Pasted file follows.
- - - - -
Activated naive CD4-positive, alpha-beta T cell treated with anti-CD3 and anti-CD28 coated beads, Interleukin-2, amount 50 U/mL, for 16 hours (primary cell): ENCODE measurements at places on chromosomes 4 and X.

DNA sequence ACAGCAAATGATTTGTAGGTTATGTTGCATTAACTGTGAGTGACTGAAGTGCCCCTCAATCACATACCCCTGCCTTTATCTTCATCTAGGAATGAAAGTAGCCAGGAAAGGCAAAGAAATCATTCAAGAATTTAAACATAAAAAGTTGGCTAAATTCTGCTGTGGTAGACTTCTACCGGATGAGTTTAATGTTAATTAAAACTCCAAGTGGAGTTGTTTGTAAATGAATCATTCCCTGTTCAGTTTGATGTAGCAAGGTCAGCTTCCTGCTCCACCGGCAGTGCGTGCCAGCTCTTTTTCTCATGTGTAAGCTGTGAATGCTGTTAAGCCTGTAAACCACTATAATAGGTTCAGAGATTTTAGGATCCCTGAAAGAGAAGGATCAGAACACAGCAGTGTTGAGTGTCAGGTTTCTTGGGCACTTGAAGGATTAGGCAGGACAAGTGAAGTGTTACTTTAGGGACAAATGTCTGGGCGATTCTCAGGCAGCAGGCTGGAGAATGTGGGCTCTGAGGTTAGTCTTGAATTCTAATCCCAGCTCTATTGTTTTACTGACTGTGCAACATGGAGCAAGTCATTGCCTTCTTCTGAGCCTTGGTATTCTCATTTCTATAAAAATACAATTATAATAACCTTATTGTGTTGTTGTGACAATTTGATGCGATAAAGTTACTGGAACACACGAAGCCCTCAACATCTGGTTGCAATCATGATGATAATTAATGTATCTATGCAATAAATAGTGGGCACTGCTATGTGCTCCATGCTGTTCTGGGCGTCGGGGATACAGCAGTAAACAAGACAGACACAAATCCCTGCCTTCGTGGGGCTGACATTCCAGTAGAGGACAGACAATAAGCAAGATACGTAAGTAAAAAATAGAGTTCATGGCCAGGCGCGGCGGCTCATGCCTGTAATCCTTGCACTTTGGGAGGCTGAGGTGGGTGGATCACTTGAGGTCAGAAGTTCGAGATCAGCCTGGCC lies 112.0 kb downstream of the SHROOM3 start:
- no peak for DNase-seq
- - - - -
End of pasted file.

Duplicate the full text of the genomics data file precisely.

Activated naive CD4-positive, alpha-beta T cell treated with anti-CD3 and anti-CD28 coated beads, Interleukin-2, amount 50 U/mL, for 16 hours (primary cell): ENCODE measurements at places on chromosomes 4 and X.

DNA sequence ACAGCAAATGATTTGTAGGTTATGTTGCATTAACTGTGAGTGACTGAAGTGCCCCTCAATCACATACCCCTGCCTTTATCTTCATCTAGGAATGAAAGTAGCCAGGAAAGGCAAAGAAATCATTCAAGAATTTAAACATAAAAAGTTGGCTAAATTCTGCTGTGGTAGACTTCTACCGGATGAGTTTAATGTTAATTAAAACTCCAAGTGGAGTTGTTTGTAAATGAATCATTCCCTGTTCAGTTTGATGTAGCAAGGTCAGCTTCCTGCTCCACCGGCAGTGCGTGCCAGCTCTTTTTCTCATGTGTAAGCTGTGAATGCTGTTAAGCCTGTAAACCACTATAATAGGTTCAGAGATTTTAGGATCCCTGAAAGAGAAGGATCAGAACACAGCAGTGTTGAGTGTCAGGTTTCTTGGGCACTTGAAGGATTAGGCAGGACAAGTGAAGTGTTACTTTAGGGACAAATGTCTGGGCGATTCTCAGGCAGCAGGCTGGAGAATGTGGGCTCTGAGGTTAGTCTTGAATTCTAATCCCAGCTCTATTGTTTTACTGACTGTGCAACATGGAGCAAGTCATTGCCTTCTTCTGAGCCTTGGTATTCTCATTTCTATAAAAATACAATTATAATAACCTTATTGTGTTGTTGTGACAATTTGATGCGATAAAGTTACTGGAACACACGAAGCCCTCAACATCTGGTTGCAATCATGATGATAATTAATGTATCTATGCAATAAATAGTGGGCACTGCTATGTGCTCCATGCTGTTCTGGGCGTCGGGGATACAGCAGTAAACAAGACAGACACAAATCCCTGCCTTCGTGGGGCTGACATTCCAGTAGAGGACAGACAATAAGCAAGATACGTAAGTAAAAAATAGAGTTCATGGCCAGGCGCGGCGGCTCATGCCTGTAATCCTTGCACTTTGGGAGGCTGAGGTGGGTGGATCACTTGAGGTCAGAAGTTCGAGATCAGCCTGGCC lies 112.0 kb downstream of the SHROOM3 start:
- no peak for DNase-seq